2020 Pay Raise Update: Still 2.6%?

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By on November 23, 2019 in Pay & Benefits with 0 Comments
4 vertical stacks of coins growing in height from left to right with wooden blocks in front that read '2020' depicting a 2020 pay raise

As many readers know, President Trump has recommended a 2.6% pay raise for the federal government’s General Schedule employees to become effective in January 2020.

Under his proposal, locality pay rates would remain the same. If his proposal ultimately comes to pass, the lack of a locality pay raise would be a change and a disappointment to a large number of federal employees in locality pay areas.

The lack of an increase in locality pay would have a bigger impact on federal workers in places such as the Washington, DC metropolitan area and San Francisco, California where the locality pay raises are often the highest in the country for federal workers.

New CR and a Federal Pay Raise

On November 21, 2019, President Trump signed a continuing resolution (CR) sent to him by Congress. This temporary extension of funding will fund the federal government until December 20th.

The latest CR contains a 3.1% pay raise for active-duty military members, extends expiring health care programs and includes additional funding for the Census Bureau to continue preparing for the 2020 census. The pay raise for military personnel will be the largest increase for service members in nine years.

What Will Happen Next?

The pay raise for federal employees, unlike for retirees and Social Security recipients, is a decision based on politics and through the political process. Predicting what will eventually happen is speculative as anything can happen.

Last year, federal employees learned in February what the 2019 raise would be and it was paid retroactively. The 2019 raise also included locality pay. The average pay raise last year ended up at 1.9%.

One likely possibility for the raise is that Congress will, in effect, accept the president’s proposal for the 2020 pay raise. That frequently happens in the final negotiations.

Another possibility is that Congress will decide to give federal civilian employees under the GS pay schedule the same raise as military personnel. 3.1% is obviously considerably better for the finances of federal workers than the 2.6% which is now on the table.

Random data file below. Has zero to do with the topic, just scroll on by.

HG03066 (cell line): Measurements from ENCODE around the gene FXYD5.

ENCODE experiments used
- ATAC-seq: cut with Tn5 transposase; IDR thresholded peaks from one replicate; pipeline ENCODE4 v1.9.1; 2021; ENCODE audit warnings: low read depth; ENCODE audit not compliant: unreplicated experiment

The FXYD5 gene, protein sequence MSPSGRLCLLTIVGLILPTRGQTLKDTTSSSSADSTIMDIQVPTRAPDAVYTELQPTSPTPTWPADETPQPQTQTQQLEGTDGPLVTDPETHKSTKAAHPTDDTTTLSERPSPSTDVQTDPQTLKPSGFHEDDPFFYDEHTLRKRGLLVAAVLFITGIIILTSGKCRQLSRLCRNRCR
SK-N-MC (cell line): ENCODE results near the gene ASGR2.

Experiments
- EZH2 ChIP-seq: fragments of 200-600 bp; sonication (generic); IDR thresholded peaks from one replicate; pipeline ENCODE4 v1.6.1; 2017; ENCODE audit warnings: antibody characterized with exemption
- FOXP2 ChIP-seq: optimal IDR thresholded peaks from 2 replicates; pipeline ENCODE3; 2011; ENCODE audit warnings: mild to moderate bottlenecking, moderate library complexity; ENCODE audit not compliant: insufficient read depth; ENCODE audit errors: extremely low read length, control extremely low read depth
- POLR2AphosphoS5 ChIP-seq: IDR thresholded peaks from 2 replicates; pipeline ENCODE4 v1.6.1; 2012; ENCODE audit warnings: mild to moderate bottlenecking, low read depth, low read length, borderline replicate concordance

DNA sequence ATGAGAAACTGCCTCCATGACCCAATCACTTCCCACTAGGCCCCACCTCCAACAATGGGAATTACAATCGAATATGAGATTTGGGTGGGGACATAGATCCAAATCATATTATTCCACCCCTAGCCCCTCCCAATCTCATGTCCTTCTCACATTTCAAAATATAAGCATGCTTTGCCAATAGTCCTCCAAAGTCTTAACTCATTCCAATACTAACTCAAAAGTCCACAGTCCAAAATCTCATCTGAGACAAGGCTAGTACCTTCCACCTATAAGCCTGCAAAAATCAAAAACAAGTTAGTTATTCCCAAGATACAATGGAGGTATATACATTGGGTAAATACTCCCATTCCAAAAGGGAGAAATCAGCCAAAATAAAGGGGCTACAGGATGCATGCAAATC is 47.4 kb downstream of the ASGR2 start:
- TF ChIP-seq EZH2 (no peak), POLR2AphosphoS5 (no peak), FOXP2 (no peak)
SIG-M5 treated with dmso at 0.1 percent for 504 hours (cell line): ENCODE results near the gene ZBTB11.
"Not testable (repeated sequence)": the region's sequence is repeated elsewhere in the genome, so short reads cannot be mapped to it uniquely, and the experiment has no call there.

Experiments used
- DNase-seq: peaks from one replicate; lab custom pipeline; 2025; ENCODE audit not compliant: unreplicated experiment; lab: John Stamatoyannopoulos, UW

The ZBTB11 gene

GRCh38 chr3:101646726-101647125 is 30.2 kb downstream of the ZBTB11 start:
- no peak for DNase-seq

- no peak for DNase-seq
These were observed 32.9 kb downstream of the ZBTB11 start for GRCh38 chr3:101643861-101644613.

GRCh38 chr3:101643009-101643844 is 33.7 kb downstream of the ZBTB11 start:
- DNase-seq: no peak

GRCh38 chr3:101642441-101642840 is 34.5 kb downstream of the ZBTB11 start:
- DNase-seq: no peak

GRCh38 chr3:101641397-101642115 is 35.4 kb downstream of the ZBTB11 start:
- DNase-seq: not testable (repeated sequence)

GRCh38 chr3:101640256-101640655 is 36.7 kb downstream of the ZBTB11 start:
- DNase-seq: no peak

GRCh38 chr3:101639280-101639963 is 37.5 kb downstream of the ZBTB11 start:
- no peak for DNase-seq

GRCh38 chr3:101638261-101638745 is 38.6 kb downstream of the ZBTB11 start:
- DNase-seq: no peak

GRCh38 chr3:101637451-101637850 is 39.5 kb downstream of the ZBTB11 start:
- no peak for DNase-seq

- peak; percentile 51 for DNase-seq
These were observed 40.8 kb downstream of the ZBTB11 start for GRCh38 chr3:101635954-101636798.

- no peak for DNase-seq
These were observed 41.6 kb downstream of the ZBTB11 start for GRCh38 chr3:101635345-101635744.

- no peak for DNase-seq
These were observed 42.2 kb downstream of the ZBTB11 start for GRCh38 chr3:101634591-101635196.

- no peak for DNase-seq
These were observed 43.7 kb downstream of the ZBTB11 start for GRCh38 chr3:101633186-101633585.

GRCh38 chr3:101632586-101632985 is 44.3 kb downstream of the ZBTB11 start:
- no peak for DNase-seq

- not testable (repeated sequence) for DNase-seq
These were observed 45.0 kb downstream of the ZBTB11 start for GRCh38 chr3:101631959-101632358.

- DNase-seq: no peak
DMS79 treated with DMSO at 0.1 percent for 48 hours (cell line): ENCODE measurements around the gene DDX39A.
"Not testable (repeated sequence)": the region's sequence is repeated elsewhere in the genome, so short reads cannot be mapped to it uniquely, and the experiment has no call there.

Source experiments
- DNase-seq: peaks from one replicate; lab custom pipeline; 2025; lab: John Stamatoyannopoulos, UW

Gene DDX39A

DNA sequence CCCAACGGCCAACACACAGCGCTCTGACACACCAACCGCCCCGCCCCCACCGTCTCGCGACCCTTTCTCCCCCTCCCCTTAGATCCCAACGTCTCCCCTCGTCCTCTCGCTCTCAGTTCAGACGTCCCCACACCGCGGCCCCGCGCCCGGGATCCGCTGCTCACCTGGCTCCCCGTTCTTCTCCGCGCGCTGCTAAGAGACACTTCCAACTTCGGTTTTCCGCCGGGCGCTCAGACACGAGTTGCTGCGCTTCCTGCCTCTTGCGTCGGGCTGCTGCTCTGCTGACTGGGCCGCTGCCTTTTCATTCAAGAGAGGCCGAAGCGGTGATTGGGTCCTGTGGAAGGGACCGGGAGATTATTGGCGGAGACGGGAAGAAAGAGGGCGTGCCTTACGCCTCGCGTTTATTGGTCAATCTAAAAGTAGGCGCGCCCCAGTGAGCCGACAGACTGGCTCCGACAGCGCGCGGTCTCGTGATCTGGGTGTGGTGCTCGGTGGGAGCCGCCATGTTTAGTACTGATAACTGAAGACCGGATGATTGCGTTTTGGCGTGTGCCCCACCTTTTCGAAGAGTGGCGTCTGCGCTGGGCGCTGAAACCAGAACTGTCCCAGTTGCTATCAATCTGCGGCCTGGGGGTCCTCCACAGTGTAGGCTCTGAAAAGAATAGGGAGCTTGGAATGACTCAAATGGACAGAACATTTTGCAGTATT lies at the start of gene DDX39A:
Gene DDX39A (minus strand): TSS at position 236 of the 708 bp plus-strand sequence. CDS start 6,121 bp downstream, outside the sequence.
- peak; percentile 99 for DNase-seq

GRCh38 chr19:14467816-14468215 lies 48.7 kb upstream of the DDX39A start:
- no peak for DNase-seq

What is Pay Parity?

Pay parity is the idea that federal employees should receive the same annual pay raise as military personnel. There is no legal requirement that pay parity be implemented in a given year. The argument is frequently raised by federal employee unions when a higher raise for military personnel is proposed. It is also raised by legislators, particularly from the Washington, DC metropolitan area, seeking a higher raise for many of their constituents that work for the federal government.

While pay parity was an accepted practice for a number of years, the argument is no longer as effective.

In seven of the last 13 years, federal civilians have received a smaller pay raise than military personnel. There have not been any years when federal civilians received a higher pay raise than the military. In 2019, military personnel received a 2.6% raise.

This chart shows how the average military and civilian pay raises have come out in recent years:

YearMilitary RaiseFederal Civilian Raise
20121.6%0%
20131.7%0%
20141%1%
20151%1%
20161.3%1.3%
20172.1%2.1%
20182.4%1.9%

Most Likely Outcome

The reality is that until President Trump issues an Executive Order on the pay raise, which usually happens in late December, the amount of any raise for 2020 is up in the air.

Congress could introduce and pass a bill with a different percentage increase when a final spending bill is passed. Congress could also pass a bill that includes funding for a locality pay increase which could, at the same time, reduce the amount of the increase for many other federal employees.

As of now, with the caveat that anything can happen in Congress, especially with an election year in 2020, it seems the most likely scenario is a raise of 2.6% without a locality pay increase.

© 2019 Ralph R. Smith. All rights reserved. This article may not be reproduced without express written consent from Ralph R. Smith.

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About the Author

Ralph Smith has several decades of experience working with federal human resources issues. He has written extensively on a full range of human resources topics in books and newsletters and is a co-founder of two companies and several newsletters on federal human resources. Follow Ralph on Twitter: @RalphSmith47

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